Filing 920060222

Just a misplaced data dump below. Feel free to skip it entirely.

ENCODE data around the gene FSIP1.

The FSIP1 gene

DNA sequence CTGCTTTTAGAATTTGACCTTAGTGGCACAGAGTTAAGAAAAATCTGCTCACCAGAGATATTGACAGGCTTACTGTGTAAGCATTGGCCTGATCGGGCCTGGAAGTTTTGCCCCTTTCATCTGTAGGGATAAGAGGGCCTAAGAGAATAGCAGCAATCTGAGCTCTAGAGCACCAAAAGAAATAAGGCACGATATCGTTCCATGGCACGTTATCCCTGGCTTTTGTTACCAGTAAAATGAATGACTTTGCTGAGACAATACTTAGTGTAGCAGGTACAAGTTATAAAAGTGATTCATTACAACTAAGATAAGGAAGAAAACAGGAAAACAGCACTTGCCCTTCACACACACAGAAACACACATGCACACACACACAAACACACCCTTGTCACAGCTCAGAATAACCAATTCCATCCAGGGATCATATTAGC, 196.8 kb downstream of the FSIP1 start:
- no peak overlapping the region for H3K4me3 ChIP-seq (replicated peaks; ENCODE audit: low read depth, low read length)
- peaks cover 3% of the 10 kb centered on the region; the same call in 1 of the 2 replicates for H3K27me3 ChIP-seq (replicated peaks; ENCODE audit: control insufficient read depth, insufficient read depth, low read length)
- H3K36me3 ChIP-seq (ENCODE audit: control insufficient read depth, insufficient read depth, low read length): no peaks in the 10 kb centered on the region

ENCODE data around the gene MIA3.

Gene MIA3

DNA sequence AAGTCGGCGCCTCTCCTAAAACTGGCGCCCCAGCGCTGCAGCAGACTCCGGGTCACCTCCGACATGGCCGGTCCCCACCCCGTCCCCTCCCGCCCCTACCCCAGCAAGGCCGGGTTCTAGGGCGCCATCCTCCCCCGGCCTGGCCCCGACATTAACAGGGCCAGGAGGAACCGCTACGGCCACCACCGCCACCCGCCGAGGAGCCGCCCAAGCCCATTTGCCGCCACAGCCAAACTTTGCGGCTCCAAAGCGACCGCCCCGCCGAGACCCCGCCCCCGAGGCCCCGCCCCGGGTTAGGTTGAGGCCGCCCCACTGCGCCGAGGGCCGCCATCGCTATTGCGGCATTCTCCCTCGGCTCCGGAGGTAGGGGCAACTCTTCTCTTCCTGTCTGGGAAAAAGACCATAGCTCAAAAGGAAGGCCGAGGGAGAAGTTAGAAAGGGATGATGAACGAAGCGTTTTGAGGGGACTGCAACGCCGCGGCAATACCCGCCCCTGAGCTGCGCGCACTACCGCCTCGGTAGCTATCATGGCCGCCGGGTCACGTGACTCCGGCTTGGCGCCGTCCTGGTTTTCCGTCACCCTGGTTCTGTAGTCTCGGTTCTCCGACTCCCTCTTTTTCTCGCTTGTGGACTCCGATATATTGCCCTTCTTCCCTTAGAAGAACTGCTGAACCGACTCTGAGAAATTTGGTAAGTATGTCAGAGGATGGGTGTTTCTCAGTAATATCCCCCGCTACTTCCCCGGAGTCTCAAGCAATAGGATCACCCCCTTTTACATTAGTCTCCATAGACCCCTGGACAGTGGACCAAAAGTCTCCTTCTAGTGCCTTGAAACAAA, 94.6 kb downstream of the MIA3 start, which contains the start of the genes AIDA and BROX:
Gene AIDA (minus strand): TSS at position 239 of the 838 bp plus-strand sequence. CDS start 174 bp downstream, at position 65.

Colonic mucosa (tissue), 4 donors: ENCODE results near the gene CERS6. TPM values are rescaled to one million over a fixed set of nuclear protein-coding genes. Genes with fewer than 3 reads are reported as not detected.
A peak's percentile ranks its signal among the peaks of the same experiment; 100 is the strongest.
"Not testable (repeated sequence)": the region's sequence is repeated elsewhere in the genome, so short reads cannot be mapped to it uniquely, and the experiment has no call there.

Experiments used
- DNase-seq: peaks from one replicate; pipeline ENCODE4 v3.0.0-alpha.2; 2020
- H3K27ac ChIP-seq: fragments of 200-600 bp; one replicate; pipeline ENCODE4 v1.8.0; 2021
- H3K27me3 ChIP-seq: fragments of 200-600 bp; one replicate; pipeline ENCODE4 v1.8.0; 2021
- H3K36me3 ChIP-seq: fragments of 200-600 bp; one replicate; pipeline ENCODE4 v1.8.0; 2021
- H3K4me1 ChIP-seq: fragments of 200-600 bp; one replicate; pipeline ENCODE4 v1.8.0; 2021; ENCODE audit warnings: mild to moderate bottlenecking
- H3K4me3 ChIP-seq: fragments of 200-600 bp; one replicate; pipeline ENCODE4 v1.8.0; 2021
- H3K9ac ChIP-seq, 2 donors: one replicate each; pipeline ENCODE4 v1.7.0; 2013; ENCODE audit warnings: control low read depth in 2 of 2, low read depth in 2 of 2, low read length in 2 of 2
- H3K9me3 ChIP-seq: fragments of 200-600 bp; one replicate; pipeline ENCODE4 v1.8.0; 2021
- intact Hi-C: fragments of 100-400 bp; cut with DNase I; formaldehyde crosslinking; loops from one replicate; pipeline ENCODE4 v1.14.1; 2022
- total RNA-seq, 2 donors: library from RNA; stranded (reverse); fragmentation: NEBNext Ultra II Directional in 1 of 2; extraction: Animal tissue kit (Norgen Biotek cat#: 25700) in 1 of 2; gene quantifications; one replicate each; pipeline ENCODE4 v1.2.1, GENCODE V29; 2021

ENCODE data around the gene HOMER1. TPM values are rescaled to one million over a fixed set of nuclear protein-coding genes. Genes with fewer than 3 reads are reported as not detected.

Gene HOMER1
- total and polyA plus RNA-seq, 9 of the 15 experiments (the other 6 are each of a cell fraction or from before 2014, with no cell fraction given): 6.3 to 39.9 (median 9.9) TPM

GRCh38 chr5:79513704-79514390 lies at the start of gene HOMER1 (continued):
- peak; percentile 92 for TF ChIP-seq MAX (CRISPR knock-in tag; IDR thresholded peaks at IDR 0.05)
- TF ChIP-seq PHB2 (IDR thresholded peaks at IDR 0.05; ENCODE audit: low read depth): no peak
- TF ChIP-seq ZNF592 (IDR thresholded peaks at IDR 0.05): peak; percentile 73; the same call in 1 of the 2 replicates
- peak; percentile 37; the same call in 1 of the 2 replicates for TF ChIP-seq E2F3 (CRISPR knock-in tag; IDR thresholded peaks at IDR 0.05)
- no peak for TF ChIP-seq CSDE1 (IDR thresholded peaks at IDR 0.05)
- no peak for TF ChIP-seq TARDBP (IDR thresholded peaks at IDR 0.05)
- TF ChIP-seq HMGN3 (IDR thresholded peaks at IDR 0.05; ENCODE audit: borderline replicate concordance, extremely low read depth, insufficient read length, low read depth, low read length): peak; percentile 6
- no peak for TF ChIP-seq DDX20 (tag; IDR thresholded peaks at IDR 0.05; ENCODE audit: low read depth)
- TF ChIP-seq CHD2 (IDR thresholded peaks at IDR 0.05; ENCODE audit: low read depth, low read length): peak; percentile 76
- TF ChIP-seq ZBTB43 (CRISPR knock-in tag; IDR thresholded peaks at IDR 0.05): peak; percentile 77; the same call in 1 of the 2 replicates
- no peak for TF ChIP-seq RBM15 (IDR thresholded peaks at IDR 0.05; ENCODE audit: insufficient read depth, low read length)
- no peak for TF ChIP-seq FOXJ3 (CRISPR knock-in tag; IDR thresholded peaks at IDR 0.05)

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FOR PUBLICATION UNITED STATES COURT OF APPEALS FOR THE NINTH CIRCUIT In re: ONECAST MEDIA, INC. dba Seasonticket.com, Debtor. FIRST AVENUE WEST BUILDING, LLC; FIRST WEST BUILDING 00, LLC, Appellants, v. NANCY JAMES, in her capacity as Chapter 7 Trustee of Bankruptcy Estate of Onecast Media, Inc. dba Seasonticket.com and Comerica Bank California, Appellee. No. 04-35324 D.C. No. CV-03-02811-TSZ OPINION Appeal from the United States District Court for the Western District of Washington Thomas S. Zilly, District Judge, Presiding Argued and Submitted December 6, 2005--Seattle, Washington Filed February 23, 2006 Before: Ronald M. Gould and Marsha S. Berzon, Circuit Judges, and William W Schwarzer,* Senior District Judge. *The Honorable William W Schwarzer, Senior United States District Judge for the Northern District of California, sitting by designation. 1965 1966 IN RE: ONECAST MEDIA Opinion by Judge Schwarzer IN RE: ONECAST MEDIA 1967 COUNSEL John R. Rizzardi and John R. Knapp, Cairncross & Hempelmann, P.S., Seattle, Washington, for the appellants. 1968 IN RE: ONECAST MEDIA Andrew A. Guy, Stoel Rives LLP, Seattle, Washington, for the appellee. OPINION SCHWARZER, Senior District Judge: OneCast Media, Inc. (OneCast) held a lease for office space in a building owned by First Avenue West Building, LLC, later acquired by First West Building 00, LLC (the Landlord). The lease was secured by a substantial security deposit comprised of cash and a letter of credit. In November 2000, OneCast ceased paying rent and filed for bankruptcy. Nancy James was appointed bankruptcy trustee for the estate (Trustee) and rejected the lease. The Landlord drew down the letter of credit and retained the proceeds as a security deposit. In an adversary proceeding in bankruptcy court, the Trustee sought to recover the remaining security deposit. The court ruled that to the extent the claim sought recovery of the portion of the security deposit secured by the letter of credit, the letter of credit was not property of the bankruptcy estate and therefore not within the bankruptcy court's jurisdiction. The Trustee moved for reconsideration, which the bankruptcy court denied. The Trustee then appealed to the district court and that court reversed and remanded to the bankruptcy court to permit the Trustee to pursue recovery of damages up to the full amount of the security deposit, including the letter of credit. This appeal by the Landlord from the district court's order followed. For the reasons stated below, we affirm. STANDARD OF REVIEW "We review de novo a district court's decision on appeal from a bankruptcy court." In re Dawson, 390 F.3d 1139, 1145 (9th Cir. 2004). "[W]e review the bankruptcy court's decision independently and give no deference to the district court's IN RE: ONECAST MEDIA 1969 determinations." Id. A bankruptcy court's denial of a motion for reconsideration is reviewed for abuse of discretion. In re Kaypro, 218 F.3d 1070, 1073 (9th Cir. 2000). A court abuses its discretion in denying a motion to reconsider if the underlying decision "involved a clear error of law." McDowell v. Calderon, 197 F.3d 1253, 1255 (9th Cir. 1999) (en banc). I. TIMELINESS OF THE MOTION TO RECONSIDER At the bankruptcy court trial in July 2002, that court ruled that "the letter of credit and its proceeds were never property of the estate." It went on to find that on the facts the Trustee was not entitled to any of the cash security deposit. It issued no order or judgment on its rulings but directed counsel for the Landlord to prepare and present orders.1 This was never done. The bankruptcy court docket reflects the oral rulings made by the bankruptcy judge, but no written judgment or orders were ever entered. On March 10, 2003, almost eight months after the court's ruling, the Trustee filed a motion for reconsideration in the bankruptcy court, arguing that the ruling excluding the letter of credit from the estate was manifest error. The Trustee explained that she had been waiting for the Landlord's attorney to prepare an order from which to seek reconsideration, but as no order had been submitted, the Trustee based the motion on the court's oral ruling. On August 5, 2003, the court denied the motion. On August 15, the Trustee filed a notice of appeal to the district court.2 We The Western District of Washington's Bankruptcy Local Rule 9021-1 provides that "[u]nless the court directs otherwise, all orders, findings of fact and conclusions of law, and judgments shall be prepared by the prevailing party." 2 The Trustee appealed both the July 2002 ruling and the denial of the motion to reconsider to the district court. The district court found that it lacked jurisdiction over the July 2002 ruling because no written order setting forth the judgment had been entered. The Trustee does not challenge that determination on appeal to this Court. Accordingly, we limit our analysis to the motion to reconsider, which formed the basis for the district court's decision. 1 1970 IN RE: ONECAST MEDIA raised the issue of the timeliness of the motion to reconsider sua sponte at oral argument, neither party having raised the issue in briefs or oral argument. [1] A timely motion for reconsideration is governed by Federal Rule of Civil Procedure 59(e). See Bestran Corp. v. Eagle Comtronics, Inc., 720 F.2d 1019, 1019 (9th Cir. 1983); see also FED. R. BANKR. P. 9023 (applying Rule 59 to bankruptcy cases). A Rule 59(e) motion must be filed within ten days after entry of judgment. See also W.D. WASH. BANKR. R. 9013-1(h) (stating that such motions must be filed within ten days after entry of judgment or order). Here, no written judgment or order was entered and the motion for reconsideration was filed almost eight months after the bankruptcy court's oral ruling. Federal Rule of Civil Procedure 58 defines when entry of judgment has occurred. See also FED. R. BANKR. P. 9021 (applying Rule 58 to bankruptcy proceedings). At the time of the bankruptcy court's ruling and until December 1, 2002, Rule 58 did not limit the time for filing a motion for reconsideration when no separate written judgment has been entered. See Carter v. Beverly Hills Sav. & Loan Ass'n, 884 F.2d 1186, 1189-90 (9th Cir. 1989) (holding that a notation on the docket indicating court's decision, without a separate written order or judgment, did not start time for post-judgment motion). On December 1, 2002, an amendment of Rule 58 took effect, providing that where no separate written judgment was entered, the entry of judgment would occur "when 150 days have run from entry in the civil docket under Rule 79(a)." FED. R. CIV. P. 58(b)(2)(B). The court's ruling that it lacked jurisdiction over the letter of credit claim was entered on the bankruptcy docket on August 6, 2002. The motion to reconsider, filed March 10, 2003, was therefore untimely under the amended Rule. The order of the Supreme Court amending Rule 58 states the amendment "shall govern in all proceedings in civil cases IN RE: ONECAST MEDIA 1971 thereafter commenced and, insofar as just and practicable, all proceedings then pending." 207 F.R.D. 50, 53 (2002). Ordinarily, we would proceed to determine whether application of the amended Rule to this case is just and practicable. See In re Kaypro, 218 F.3d at 1077; Schroeder v. McDonald, 55 F.3d 454, 459-60 (9th Cir. 1995).3 [2] Here, however, there is no need to consider the application of Rule 58 as amended to this case. Under Kontrick v. Ryan, 540 U.S. 443 (2004), time constraints contained in the bankruptcy rules are claim-processing rules and do not affect federal subject matter jurisdiction. In Kontrick, a creditor failed to object to the debtor's discharge within the sixty-day time limit set by Federal Rule of Bankruptcy Procedure 4004. Id. at 456-57. Rule 9006 allows extension of the Rule 4004 time limit only to the extent permitted by Rule 4004. When the creditor in Kontrick did raise an objection, the debtor responded by addressing the merits of the objection, and did not raise the timeliness issue until later. Id. at 449, 451. The Court held that the rule limiting the time for filing an objection was a claim-processing rule that did not implicate subject matter jurisdiction and that the debtor's failure to timely assert it resulted in a forfeiture under the rule.4 Id. at 456-59. Rule 59 is as much a claim-processing rule as the rule at issue in Kontrick. See also Eberhart v. United States, 126 S. Ct. 403, 407 (2005) (holding that the time limit to move for a new trial under Federal Rule of Criminal Procedure 33(b)(2) is claim-processing rule forfeited by government's failure to timely raise it); Brickwood Contractors, Inc. v. Datanet 3 In Ford v. MCI Communications Corp. Health & Welfare Plan, 399 F.3d 1076, 1080-81 (9th Cir. 2005), the court, without discussion, applied the 150-day rule to a pending case and found that the notice of appeal had been timely filed. 4 "Characteristically, a court's subject-matter jurisdiction cannot be expanded to account for the parties' litigation conduct; a claim-processing rule, on the other hand, even if unalterable on a party's application, can nonetheless be forfeited if the party asserting the rule waits too long to raise the point." Kontrick, 540 U.S. at 456. 1972 IN RE: ONECAST MEDIA Eng'g, Inc., 369 F.3d 385, 396 (4th Cir. 2004) (en banc) (finding that Rule 11's safe harbor provisions are claimprocessing rules that are forfeited if not timely raised). [3] As neither the amendment to Rule 58, nor any timeliness challenge to the motion for reconsideration was raised by the Landlord in its briefs, we consider the timeliness issue forfeited. II. REJECTION OF THE LEASE The Landlord contends that the Trustee's rejection of the lease eliminated any rights of the Trustee under the lease and removes it from the bankruptcy estate and thus from the jurisdiction of the bankruptcy court. This contention is beside the point. The Trustee's suit is for the Landlord's breach of the lease based on its retention of funds from the security deposit, after drawing down the letter of credit, to which it was not entitled. [4] Section 365 of the Bankruptcy Code provides that a trustee may assume or reject an executory contract or unexpired lease. 11 U.S.C. 365(a) (2000). A rejection of an unexpired lease removes the lease from the bankruptcy estate, and "constitutes a breach of such contract or lease" that is effective immediately before the petition for bankruptcy. 365(g). " `[R]ejection of an executory contract serves two purposes. It relieves the debtor of burdensome future obligations while he is trying to recover financially and it constitutes a breach of a contract which permits the other party to file a creditor's claim.' " In re Rega Props., Ltd., 894 F.2d 1136, 1140 (9th Cir. 1990) (quoting In re Norquist, 43 B.R. 224, 225 (Bankr. E.D. Wash. 1984)); see also In re Pac. Express, Inc., 780 F.2d 1482, 1486 n.3 (9th Cir. 1986). [5] While rejection of a lease prevents the debtor from obtaining future benefits of the lease (such as ongoing possession of leased premises), it does not rescind the lease or defeat IN RE: ONECAST MEDIA 1973 any pending claims or defenses that the debtor had in regard to that lease. See 3 COLLIER ON BANKRUPTCY 365.09[1] (Alan N. Resnick & Henry J. Sommer eds., 15th rev. ed. 2005) ("Rejection does not . . . affect the parties' substantive rights under the contract or lease, such as the amount owing or a measure of damages for breach and does not waive any defenses to the contract."). According to 11 U.S.C. 365(g), the rejection of Debtor's unexpired lease constitutes a pre-petition breach of the lease agreement leaving Creditor with potential remedies under applicable state law. The statutory breach of contract simply put the estate in the position of a breaching party to the executory contract. Rejection under the Bankruptcy Code did not divest the estate from the breaching party's rights under the terms of the contract and applicable state law. In re Thompson-Mendez, 321 B.R. 814, 819 (Bankr. D. Md. 2005); see also In re G.I. Indus., Inc., 204 F.3d 1276, 128182 (9th Cir. 2000) (allowing the debtor, after rejection, to raise the invalidity of the contract as a defense to creditor's claims); In re Murphy, 694 F.2d 172, 174 (8th Cir. 1982) ("rejection of an executory contract in accordance with applicable provisions of the Bankruptcy Act is not the equivalent of rescission"); In re Lavigne, 183 B.R. 65, 72 (Bankr. S.D.N.Y. 1995). The rejection of the lease here does not bar the Trustee's breach of contract action to recover the balance of the security deposit. III. LETTER OF CREDIT The district court held that the bankruptcy court erred in its July 2002 ruling, and therefore abused its discretion when it denied the motion to reconsider. On appeal, the Landlord contends that the district court erred in reaching the merits of the bankruptcy court's July 2002 ruling and not limiting its analy- 1974 IN RE: ONECAST MEDIA sis to the motion to reconsider. We disagree. While the denial of a motion to reconsider is reviewed for abuse of discretion, a court abuses its discretion if the legal conclusions underlying the court's determination are clearly erroneous. McDowell, 197 F.3d at 1255. [6] Letter of credit transactions involve three relationships: that of the bank to its customer who purchases the letter of credit; that of the bank to the beneficiary to whom it makes a promise to pay; and finally, that between the customer and the beneficiary. See Kenney v. Read, 997 P.2d 455, 458 (Wash. Ct. App. 2000). Under the so-called principle of independence, each of those three transactions must be treated separately. 1 RICHARD A. LORD, WILLISTON ON CONTRACTS 2:23 (4th ed. 1999). This case does not involve the first two relationships. There is no issue concerning the bank's performance under the letter of credit. Indeed, the Landlord, the beneficiary, has drawn down the full amount of the letter of credit. What is at issue here is simply the controversy between the Landlord and the Trustee over how much of the funds held by the Landlord it is entitled to retain. Following OneCast's default under the lease, the Landlord drew down the entire letter of credit as the security deposit. The Trustee now seeks to recover so much of the security deposit as exceeded the Landlord's damages. The Trustee's interest in those funds is property of the estate, 11 U.S.C. 541(a)(1) (2000), and thus within the bankruptcy court's jurisdiction. In re Kaiser Group Int'l Inc., 399 F.3d 558, 566 (3d Cir. 2005); In re Graham Square, Inc., 126 F.3d 823, 828 (6th Cir. 1997) ("It is one thing to attempt to prevent the distribution of the proceeds of a letter of credit, an attempt the doctrine of independence is designed to prevent; but it is quite another to bring an action on the underlying contract that created the letter of credit."); In re Papio Keno Club, Inc., 247 B.R. 453, 460 (B.A.P. 8th Cir. 2000) ("The fact that Debtor seeks the return of funds that are proceeds of a letter of credit does not negate the breach of contract claim on the underlying obligation.").5 The cases cited by the Landlord are not apposite. All involved situations where a debtor or trustee challenged or sought to enjoin payment by 5 IN RE: ONECAST MEDIA 1975 Because the bankruptcy court committed clear error in holding that it had no jurisdiction, its denial of the motion to reconsider was an abuse of discretion. See McDowell, 197 F.3d at 1255. CONCLUSION For the reasons stated, the district court's order is AFFIRMED. the bank to the beneficiary. In re Compton Corp., 831 F.2d 586, 589 (5th Cir. 1987) ("a bankruptcy trustee is not entitled to enjoin a post-petition payment of funds under a letter of credit from the issuer to the beneficiary, because such a payment is not a transfer of debtor's property"), modified on reh'g, 835 F.2d 584 (5th Cir. 1988); In re Page, 18 B.R. 713, 716 (D.D.C. 1982); In re Farm Fresh Supermarkets of Md., Inc., 257 B.R. 770, 772 (Bankr. D. Md. 2001) (challenging validity of post-petition draw on letter of credit); In re Baja Boats, Inc., 203 B.R. 71, 74 (Bankr. N.D. Ohio 1996) ("A trustee cannot enjoin the post-petition payment of a letter of credit because such a payment is not a transfer of the debtor's property."); In re Ill.-Cal. Express, Inc., 50 B.R. 232, 234-35 (Bankr. D. Colo. 1985) (arguing that draw on letter of credit violated automatic stay).